After the American war in Vietnam, many feminists started looking for evidence of sexual abuse. Since that time the researchers have gathered a mass of materials and archives of evidences. The historiography of violence against women has become a university research discipline. Feminist reflections motivated the researchers to re-read the historical sources, revealing constant facts of sexual abuse in all the wars of our civilization. It turned out that despite changing regimes, disappearing and reappearing cultures, the archetype of the Nietzsche’s principle “Man shall be educated for war, and woman for the recreation of the warrior” (Nietzsche, 1954, p. 178) is eternal.
Rape of women was recognized as the legitimate right of a soldier in the Roman wars of the 6th century, the Hundred Years War between France and England during the reign of King Edward II, Edward III, King George, etc. The historian Arnold Toynbee gathered a lot of detailed documents about the rape of women during the First World War: “from Liege to Louvain the German Army cut a swath of horror. Houses were burned down, villages were plundered, civilians were bayonetted, and women were raped” (Brownmiller, 1993, p. 41).
More recently a group of Korean women demanded the Japanese government to compensate for one hundred thousand Korean women taken into sexual slavery during the war between Korea and Japan at the Pacific Islands in 1930-40. According to their words, they had “to serve” up to 15 soldiers a day. During the occupation of Kuwait in 1990, the Iraqi soldiers raped and tortured women of all ages. Since abortion is banned in Kuwait, after the liberation those women were forced into child bearing, but the babies were killed by Kuwaiti men, because those were the children of the enemy. Even the armies of modern civilized countries commit such acts. Thus, several U.S. soldiers from 101 Airborne Division raped a 14-year old Iraqi girl and killed her and her family, including 5-year-old child. Other soldiers of this regiment helped to conceal the crime.
Facts of Rape
Although, rape is commonly considered as an interaction between two individuals through coercion of one by another, at all times it was also a kind of the war strategy. Numerous references can be discovered to the mass rape of women, since the times of ancient Greece and until recent atrocities in Rwanda and former Yugoslavia. Hundreds of thousands of women were raped during wars in the previous centuries. In the 1990s the cases of mass rapes committed by Serbian troops over thousands of Bosnian and Croatian women and girls led to the establishment of the social movement struggling to classify rape in wartime as a war crime. This movement was supported by reports of thousands of women and girls raped in 1994 in Rwanda (Flanders, 2000).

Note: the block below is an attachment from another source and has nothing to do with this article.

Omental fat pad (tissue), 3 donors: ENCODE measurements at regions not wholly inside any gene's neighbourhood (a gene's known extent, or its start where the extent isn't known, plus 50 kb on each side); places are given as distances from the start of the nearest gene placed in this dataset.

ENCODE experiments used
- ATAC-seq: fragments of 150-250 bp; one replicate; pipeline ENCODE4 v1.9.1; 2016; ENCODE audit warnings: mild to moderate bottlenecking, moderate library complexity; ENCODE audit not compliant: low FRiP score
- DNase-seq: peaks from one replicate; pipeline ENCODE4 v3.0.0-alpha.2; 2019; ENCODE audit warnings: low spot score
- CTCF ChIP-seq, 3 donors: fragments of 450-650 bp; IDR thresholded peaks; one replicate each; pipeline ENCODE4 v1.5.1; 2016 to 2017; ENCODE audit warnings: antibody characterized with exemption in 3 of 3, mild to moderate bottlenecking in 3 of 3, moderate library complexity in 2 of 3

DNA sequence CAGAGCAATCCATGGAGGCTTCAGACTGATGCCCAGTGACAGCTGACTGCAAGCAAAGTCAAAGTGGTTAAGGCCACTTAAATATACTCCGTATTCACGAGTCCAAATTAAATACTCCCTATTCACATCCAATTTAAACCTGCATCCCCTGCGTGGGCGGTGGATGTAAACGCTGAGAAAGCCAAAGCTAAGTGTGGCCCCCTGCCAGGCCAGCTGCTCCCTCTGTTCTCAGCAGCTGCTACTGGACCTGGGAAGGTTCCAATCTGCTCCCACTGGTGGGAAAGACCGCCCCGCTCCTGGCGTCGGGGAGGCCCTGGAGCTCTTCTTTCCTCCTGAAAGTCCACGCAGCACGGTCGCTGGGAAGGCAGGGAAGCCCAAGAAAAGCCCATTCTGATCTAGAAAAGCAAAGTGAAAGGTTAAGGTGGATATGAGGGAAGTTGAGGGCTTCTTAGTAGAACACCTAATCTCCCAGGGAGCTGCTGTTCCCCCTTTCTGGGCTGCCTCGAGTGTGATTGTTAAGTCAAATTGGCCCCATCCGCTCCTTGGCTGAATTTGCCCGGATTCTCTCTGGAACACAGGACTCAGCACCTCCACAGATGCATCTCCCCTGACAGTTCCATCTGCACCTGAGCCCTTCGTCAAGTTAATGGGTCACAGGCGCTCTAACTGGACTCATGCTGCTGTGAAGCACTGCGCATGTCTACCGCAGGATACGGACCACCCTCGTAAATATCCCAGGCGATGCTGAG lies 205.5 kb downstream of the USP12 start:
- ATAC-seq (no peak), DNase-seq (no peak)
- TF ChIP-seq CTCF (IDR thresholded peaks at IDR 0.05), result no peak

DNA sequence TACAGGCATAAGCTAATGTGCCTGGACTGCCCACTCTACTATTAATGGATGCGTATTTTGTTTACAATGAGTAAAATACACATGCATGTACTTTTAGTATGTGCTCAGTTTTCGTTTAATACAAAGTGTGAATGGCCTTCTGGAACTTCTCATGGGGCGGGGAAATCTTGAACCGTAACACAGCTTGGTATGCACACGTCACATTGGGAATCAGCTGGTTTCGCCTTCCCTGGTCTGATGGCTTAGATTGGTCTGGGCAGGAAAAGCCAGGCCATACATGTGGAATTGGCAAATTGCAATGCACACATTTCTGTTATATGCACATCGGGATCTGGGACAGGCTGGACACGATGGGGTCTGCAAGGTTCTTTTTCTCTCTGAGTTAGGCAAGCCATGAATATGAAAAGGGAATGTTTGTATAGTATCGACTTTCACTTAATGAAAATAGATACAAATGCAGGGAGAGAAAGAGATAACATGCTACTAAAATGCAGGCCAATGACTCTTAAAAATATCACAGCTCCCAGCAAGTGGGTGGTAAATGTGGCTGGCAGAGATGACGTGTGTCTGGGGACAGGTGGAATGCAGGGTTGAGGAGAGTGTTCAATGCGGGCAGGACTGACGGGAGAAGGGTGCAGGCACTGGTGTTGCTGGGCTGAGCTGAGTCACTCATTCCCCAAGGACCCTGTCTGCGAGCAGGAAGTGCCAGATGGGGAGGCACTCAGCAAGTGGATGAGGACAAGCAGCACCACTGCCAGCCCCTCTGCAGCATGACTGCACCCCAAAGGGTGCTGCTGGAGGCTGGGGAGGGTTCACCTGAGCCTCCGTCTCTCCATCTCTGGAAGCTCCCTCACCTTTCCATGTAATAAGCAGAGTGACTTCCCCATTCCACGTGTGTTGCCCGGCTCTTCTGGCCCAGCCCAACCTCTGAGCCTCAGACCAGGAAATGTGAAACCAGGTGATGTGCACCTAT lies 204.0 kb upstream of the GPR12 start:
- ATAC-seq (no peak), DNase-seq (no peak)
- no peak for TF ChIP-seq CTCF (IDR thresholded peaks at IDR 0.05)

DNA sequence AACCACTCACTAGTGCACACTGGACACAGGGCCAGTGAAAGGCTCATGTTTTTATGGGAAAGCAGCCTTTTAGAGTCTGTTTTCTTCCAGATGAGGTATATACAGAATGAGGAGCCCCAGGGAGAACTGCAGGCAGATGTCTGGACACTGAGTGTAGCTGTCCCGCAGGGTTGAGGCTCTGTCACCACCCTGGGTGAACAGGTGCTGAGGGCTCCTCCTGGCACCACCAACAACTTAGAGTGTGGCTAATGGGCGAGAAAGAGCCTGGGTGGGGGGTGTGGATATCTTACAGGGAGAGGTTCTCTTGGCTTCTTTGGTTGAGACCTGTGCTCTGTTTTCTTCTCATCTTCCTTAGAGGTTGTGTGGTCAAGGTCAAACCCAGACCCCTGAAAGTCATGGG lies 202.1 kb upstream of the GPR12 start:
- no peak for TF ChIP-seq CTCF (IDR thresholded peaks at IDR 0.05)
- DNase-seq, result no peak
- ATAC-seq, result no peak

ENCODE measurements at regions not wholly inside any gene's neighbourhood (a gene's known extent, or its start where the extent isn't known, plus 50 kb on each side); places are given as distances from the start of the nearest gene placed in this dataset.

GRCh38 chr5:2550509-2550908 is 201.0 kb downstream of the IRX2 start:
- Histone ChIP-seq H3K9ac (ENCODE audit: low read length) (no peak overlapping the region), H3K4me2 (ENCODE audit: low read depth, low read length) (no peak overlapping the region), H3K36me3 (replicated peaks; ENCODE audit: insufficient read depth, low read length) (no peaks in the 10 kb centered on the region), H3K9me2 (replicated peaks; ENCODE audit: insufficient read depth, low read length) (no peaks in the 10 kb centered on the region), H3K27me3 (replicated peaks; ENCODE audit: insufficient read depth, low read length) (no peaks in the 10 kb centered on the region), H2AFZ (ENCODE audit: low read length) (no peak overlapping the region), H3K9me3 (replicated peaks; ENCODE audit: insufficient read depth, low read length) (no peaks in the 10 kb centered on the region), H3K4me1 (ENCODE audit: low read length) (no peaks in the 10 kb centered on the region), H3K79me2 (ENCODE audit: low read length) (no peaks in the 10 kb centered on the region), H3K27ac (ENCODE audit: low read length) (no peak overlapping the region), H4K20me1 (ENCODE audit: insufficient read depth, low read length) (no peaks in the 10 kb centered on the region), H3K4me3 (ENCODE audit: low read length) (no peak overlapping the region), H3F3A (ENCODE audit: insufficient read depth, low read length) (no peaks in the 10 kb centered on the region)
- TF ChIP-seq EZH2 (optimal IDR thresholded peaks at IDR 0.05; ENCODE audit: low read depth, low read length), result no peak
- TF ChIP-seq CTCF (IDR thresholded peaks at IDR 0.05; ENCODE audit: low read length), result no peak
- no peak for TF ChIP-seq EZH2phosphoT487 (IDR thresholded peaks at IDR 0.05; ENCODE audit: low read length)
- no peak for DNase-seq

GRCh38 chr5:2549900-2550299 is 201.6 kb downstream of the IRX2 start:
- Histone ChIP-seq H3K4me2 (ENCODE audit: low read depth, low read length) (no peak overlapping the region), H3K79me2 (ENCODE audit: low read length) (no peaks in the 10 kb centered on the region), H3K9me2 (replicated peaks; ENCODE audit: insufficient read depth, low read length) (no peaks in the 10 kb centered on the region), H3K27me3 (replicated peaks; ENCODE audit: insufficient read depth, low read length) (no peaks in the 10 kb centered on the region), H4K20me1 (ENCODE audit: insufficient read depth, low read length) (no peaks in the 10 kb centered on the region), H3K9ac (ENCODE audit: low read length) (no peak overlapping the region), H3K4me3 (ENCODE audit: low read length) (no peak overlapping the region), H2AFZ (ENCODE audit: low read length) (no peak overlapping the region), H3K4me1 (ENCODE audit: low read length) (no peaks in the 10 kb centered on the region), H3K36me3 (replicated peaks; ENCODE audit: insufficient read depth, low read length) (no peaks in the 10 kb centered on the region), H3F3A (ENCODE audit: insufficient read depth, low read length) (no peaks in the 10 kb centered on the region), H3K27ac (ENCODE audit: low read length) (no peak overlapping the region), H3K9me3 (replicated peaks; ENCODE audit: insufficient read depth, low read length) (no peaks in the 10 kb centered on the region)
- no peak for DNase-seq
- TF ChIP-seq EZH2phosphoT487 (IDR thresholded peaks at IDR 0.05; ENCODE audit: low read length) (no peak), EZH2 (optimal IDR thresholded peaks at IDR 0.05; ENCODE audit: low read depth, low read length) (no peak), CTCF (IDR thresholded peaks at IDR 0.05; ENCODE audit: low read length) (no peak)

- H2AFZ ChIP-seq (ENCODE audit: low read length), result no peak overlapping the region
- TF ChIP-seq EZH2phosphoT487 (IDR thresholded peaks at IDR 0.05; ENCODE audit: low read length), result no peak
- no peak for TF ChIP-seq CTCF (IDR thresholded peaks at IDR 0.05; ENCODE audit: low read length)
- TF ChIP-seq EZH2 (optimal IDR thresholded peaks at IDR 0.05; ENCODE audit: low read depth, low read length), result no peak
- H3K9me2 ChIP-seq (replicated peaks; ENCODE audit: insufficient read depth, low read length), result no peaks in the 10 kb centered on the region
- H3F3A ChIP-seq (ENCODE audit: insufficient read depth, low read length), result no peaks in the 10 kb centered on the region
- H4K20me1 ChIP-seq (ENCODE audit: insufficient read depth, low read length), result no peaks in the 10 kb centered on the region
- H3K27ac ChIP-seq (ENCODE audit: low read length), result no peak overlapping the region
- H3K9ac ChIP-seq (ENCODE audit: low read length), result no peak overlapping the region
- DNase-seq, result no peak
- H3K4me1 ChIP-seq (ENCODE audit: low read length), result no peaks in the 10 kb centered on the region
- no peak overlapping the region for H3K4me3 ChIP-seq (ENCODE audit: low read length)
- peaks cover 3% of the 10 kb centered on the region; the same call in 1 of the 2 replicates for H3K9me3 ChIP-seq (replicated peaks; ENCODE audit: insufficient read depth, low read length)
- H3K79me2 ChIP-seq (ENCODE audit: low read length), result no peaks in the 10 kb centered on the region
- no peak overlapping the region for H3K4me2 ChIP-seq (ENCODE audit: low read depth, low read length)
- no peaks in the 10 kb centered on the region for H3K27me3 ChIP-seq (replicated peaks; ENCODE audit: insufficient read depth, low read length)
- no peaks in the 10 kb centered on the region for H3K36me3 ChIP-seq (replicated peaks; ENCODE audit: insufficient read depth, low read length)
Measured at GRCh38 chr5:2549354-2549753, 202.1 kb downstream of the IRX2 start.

In 1996, the United Nations International Criminal Tribunal for the former Yugoslavia recognized rape in wartime as a criminal offense to be punished by strict criminal penalties. It was the first time in history when sexual assault was considered as a separate war crime. In March, 2000 the United Nations began its first trial specifically devoted to sexual crimes against women.
Why do so many rapes occur during wars? According to Swiss & Giller (1993), besides the fact that during wars rape seeks to subordinate women, humiliate them and rule over them, the warring sides in this manner are trying to demoralize the enemy, “tearing his family and social ties” (p. 613). When a war breaks out on the basis of ethnic conflict, as it happened in the former Yugoslavia and Rwanda, mass rape becomes a military strategy of terror against the population. These actions are aimed at forcing the entire population to flee their homes. It is also a kind of ethnic cleansing. Therefore, rape is an act of war, an attack directed not only against female individuals, but also against their families and society as a whole.
It is a fact that mass rapes have always accompanied any war. Toda, the aggressive geopolitics has altered for the economic pressure and globalization policies, soldiers watch the TV right in the trenches; even in the midst of the military conflict the country, which is the object of aggression, uses a humanitarian aid in the camps and hospitals deployed by the Red Cross. The war has clearly “humanized”. Though, this impression is deceptive – it does not affect the essence of the military ethos: to capture the enemy’s land and his house, to rape his wife or daughter as a part of the enemy’s property.